How to Schedule Disk Defragmenter in Windows 7

How long does it take you to locate a book in a disorganized bookshelf? How about the same bookshelf with books arranged in alphabetical order? The latter should help you find the book much faster, the same principle applies to information stored on your hard drive, except one file will be broken into smaller pieces and scattered throughout the hard drive, it’s kind of like having pages of a book scattered in a bookshelf among other books…try putting it together in milliseconds. This is what hard drives essentially do, if your hard drive is fragmented, files and pieces of files are scattered about in no particular order making it more difficult and time consuming for your computer to locate those files, but if you defragment your hard drive, that is “organize” it, your computer will spend less time locating files and more time making you happy because it is much faster.

The guide below will show you how to schedule the defragmenter service in Windows 7 so that your PC is always running at its best. If you have any comments or questions please post them below.

Note: I used Windows 7 Ultimate for this guide. Your computer will most likely have a schedule for defragmentation already, however you can use this guide to modify the existing schedule. If you are using SSD’s (Solid State Disks) instead of traditional platter based hard drives you might want to take into account the fact that SSD’s useful life may be reduced with defragmenting and excessive writing to the disk. (Thanks to Michael Campbell for the Tip).

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1. Click on the Orb to open the Start Menu and A. type disk defragmenter into the search box.

B. Click to open the Disk Defragmenter application listed under Programs in the search results.


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2. When the Disk Defragmenter window opens, click on the Configure schedule button.

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3. Set the Frequency, Day of the week, and Time to schedule defragmenting on your computer.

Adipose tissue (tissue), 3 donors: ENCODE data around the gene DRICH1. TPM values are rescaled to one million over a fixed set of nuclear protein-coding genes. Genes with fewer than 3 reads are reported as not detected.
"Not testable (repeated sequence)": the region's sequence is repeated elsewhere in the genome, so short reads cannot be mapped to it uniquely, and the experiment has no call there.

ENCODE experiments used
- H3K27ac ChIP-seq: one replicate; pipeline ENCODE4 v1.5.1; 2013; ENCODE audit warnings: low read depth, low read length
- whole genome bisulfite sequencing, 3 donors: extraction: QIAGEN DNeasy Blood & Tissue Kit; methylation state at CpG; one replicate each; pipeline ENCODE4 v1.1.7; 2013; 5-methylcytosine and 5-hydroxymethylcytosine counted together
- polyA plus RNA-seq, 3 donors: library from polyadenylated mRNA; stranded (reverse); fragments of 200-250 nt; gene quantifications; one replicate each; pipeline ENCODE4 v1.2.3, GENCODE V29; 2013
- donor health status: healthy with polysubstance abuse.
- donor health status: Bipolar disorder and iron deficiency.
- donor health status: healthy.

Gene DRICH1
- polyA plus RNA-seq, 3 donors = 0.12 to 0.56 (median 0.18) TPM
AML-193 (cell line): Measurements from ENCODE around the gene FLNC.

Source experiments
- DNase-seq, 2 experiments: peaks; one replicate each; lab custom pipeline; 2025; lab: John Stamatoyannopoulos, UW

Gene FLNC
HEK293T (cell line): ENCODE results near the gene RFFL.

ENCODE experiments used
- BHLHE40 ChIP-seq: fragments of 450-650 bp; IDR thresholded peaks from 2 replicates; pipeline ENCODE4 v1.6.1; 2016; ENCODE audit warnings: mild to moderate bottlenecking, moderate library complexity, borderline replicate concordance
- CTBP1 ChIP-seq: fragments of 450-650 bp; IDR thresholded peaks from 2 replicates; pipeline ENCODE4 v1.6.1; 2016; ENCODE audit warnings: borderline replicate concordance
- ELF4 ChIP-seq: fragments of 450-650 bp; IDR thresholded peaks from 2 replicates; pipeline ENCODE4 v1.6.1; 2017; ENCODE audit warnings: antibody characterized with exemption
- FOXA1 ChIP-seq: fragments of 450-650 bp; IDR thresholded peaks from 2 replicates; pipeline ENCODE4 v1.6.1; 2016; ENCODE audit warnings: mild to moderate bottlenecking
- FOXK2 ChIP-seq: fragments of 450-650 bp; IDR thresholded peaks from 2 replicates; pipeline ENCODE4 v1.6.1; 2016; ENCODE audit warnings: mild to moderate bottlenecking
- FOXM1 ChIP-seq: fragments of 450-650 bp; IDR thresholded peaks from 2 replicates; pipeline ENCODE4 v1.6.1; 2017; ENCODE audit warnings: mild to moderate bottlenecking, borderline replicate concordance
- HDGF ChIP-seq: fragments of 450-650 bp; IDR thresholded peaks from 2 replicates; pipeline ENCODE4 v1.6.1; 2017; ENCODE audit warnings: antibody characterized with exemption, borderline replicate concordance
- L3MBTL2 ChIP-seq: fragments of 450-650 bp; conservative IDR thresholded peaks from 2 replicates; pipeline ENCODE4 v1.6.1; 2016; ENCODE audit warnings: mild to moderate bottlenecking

A. You can also specify which disks (Select disks…) to automatically defragment on the schedule specified (see below).

4. Click OK when you are done setting the schedule.

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B. Select the disks you wish to include in the scheduled defragmentation and C. click OK.

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5. Verify the schedule and disks to defragment and click Close.

The disks will defragment on the specified schedule.

  • Michael,

    Thanks for the observation, you are correct with SSD’s this can be an issue. I haven’t jumped on SSD’s for this same exact reason…waiting for the technology to get better. Thanks again for the info, I’ve updated the Note: section of article with this information.

  • Michael,

    Thanks for the observation, you are correct with SSD’s this can be an issue. I haven’t jumped on SSD’s for this same exact reason…waiting for the technology to get better. Thanks again for the info, I’ve updated the Note: section of article with this information.

  • Michael,

    Thanks for the observation, you are correct with SSD’s this can be an issue. I haven’t jumped on SSD’s for this same exact reason…waiting for the technology to get better. Thanks again for the info, I’ve updated the Note: section of article with this information.

  • Michael Campbell

    You might (want to) note that with SSD’s becoming more common, defragmenting is not only not necessarily but can be slightly harmful with excess writes.

    I believe Microsoft auto-disables the defragmenting schedule when it detects an SSD as the system disk, but it’s good to check all the same.

    • Michael,

      Thanks for the observation, you are correct with SSD’s this can be an issue. I haven’t jumped on SSD’s for this same exact reason…waiting for the technology to get better. Thanks again for the info, I’ve updated the Note: section of article with this information.